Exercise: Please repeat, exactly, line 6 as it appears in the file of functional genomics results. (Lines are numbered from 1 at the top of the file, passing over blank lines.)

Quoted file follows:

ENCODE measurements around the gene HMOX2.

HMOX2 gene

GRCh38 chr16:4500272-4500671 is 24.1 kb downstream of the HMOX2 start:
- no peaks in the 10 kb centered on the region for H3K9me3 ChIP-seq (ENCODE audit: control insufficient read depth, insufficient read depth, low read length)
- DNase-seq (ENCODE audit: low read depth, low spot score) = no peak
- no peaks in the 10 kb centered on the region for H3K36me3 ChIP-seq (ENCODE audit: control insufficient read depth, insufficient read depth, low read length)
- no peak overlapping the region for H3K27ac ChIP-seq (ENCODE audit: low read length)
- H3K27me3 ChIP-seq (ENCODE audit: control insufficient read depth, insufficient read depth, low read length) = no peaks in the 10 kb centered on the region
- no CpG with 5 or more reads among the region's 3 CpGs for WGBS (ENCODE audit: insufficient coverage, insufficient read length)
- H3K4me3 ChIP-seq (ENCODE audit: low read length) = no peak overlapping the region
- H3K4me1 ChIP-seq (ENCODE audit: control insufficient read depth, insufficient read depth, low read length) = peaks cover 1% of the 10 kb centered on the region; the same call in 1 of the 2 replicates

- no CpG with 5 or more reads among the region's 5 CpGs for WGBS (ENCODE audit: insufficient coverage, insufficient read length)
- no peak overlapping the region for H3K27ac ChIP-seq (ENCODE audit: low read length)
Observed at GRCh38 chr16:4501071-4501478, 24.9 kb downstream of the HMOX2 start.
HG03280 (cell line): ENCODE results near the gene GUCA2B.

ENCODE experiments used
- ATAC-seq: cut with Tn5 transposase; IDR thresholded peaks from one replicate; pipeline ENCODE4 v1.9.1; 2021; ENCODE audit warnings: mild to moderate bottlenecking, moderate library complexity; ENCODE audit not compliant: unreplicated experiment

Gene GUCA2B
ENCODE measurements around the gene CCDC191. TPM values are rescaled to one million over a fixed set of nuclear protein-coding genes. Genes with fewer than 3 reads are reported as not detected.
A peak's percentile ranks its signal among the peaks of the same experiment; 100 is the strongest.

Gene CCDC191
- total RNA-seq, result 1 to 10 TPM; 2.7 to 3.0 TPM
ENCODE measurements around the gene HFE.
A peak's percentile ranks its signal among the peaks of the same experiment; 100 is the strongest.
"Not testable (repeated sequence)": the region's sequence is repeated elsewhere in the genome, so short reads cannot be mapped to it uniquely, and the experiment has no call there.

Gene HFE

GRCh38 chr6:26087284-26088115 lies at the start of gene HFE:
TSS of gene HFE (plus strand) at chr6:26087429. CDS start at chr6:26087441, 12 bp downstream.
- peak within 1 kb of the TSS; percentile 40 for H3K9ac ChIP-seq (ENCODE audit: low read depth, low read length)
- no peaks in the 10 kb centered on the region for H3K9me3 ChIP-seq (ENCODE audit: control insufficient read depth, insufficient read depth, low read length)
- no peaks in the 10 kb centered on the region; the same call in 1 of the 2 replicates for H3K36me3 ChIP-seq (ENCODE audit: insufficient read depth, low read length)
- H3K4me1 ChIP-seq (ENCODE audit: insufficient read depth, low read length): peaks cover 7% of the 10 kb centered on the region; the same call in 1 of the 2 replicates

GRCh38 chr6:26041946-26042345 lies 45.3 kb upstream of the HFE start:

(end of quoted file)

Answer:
- no peaks in the 10 kb centered on the region for H3K36me3 ChIP-seq (ENCODE audit: control insufficient read depth, insufficient read depth, low read length)